We are drawing to the close of 2016 and I am so excited by what this year has brought. I have come across an ever-increasing number of articles, studies and books articulating the importance of nature-based, outdoor, imaginative play for children’s development. It’s no longer a theory, nature-deficit disorder really does exist. My passion is to provide another option for children, an antidote to the sedentary classroom-based ‘learning environment’ that, despite all this wonderful research, Education Departments are still insisting upon.
For me, being outside all day – building fire and feeding it, experiencing water sloshing, dripping, evaporating, discovering bugs under logs and watching their tiny civilizations, listening to the birdsong all around us. This is nature immersion. Like learning a second language, we can go to our twice-weekly lesson and attempt to grasp concepts of tense, grammar and pronunciation and perhaps, in a few years, we have the rudiments of that language as it has been taught to us. Or, we can go and live in that country, be immersed in the language, it’s nuances, sounds, variations… and soon we are fluent in a way that can never be taught. This is how I experience nature immersion, it becomes a child’s second language and the knowledge is innate.
Witnessing the growth of the beautiful children who come to Honeymyrtle throughout the year, there is so much going on socially, creatively and their motor skills development is of course obvious. But, it’s what we can’t see – the skills being laid down for the future – the ability to problem-solve, the curiosity, wonder and inventiveness that will lead to new discoveries and thinking ‘outside the box’. They are acquiring an innate sense of their body and its abilities and trust in their own judgement based not on fear of what might go wrong but a practiced sense of how to get it right.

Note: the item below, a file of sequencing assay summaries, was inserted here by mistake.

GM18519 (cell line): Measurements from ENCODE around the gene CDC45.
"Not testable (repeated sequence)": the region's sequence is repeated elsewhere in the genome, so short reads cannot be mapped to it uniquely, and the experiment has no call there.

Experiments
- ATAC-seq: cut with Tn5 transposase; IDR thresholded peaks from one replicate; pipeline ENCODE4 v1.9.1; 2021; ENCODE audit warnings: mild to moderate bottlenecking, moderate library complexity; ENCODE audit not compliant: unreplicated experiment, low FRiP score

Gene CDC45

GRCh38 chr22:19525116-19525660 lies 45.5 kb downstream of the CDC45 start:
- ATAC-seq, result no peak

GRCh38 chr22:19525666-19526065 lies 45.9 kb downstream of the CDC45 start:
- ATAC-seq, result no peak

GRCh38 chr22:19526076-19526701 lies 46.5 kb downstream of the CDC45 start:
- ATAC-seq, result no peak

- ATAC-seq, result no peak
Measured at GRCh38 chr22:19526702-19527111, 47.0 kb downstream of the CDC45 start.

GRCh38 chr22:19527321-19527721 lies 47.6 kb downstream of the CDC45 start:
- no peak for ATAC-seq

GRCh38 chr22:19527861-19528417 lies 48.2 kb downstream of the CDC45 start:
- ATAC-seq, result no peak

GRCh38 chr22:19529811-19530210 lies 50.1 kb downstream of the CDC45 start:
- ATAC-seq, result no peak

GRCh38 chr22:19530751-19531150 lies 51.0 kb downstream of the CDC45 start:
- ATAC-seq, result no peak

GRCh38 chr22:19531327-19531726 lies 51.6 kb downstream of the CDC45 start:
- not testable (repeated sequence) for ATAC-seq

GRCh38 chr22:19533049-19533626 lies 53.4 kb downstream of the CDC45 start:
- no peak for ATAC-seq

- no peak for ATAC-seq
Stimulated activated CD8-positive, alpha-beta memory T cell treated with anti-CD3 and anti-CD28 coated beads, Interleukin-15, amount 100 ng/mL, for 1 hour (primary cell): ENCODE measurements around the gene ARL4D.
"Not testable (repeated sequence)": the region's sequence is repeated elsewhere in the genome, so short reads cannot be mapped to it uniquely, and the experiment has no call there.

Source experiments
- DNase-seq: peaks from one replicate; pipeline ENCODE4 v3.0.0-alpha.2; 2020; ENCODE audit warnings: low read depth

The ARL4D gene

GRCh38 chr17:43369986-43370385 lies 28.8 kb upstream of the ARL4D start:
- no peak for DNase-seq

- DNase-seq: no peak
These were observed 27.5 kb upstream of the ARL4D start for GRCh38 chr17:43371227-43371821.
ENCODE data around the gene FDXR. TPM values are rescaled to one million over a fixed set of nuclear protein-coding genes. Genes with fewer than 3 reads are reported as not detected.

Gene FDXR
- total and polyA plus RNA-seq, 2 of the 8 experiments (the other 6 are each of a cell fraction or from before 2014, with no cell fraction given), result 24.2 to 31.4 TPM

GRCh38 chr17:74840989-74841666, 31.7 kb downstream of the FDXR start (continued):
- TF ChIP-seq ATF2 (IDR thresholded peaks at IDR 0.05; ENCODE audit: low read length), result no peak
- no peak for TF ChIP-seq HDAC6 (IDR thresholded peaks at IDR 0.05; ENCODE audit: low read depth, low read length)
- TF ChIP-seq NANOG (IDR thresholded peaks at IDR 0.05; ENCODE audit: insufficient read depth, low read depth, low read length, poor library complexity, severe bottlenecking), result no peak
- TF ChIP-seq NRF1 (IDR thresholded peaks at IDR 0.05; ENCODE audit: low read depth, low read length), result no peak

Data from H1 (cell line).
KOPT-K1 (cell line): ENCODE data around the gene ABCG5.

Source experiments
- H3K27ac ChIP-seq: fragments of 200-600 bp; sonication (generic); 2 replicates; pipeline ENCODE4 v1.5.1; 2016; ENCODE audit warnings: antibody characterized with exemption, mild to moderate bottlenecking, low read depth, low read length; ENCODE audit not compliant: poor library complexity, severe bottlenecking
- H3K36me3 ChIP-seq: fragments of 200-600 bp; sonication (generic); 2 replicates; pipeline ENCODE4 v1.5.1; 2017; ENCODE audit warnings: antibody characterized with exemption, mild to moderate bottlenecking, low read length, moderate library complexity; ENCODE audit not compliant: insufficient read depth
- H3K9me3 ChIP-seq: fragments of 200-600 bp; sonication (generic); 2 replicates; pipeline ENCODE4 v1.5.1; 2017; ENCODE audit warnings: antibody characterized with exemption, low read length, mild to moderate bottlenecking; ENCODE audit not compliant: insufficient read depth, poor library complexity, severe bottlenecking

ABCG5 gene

Recently, I watched a 2 year old, two 3 year olds and 4 year old sitting together towards the end of their lunch. They were fully absorbed in their own world, oblivious to me, quietly taking out my phone to film the tableaux. The 4 year old was demonstrating to the others a new version of Incey Wincey Spider with the 2 year old imitating every tiny mannerism as he took in what she was offering. The 3 year old then made a leap into a new realm by creating a new version of her own… much hilarity ensued as they enjoyed this process together. These are precious moments to witness – the ease with which these very young children pass on knowledge, gather new ideas and develop them, each within their own capability but encouraged and assisted by others. During this same episode, the 2 year old left the table to wash his hands, dry them on his own towel and return to the table to complete his meal, completely independently. The 4 year old and one of the 3 year olds had begun tickling each other as Incey Wincey Spider ran up their tummies… The other 3 year old tried to do the same to the 2 year old, but he said, ‘Stop, you are still eating!’. Even at 2 he understands that it is necessary to find the appropriate time for things.
These social developments are a joy to experience – the potential for learning is constant!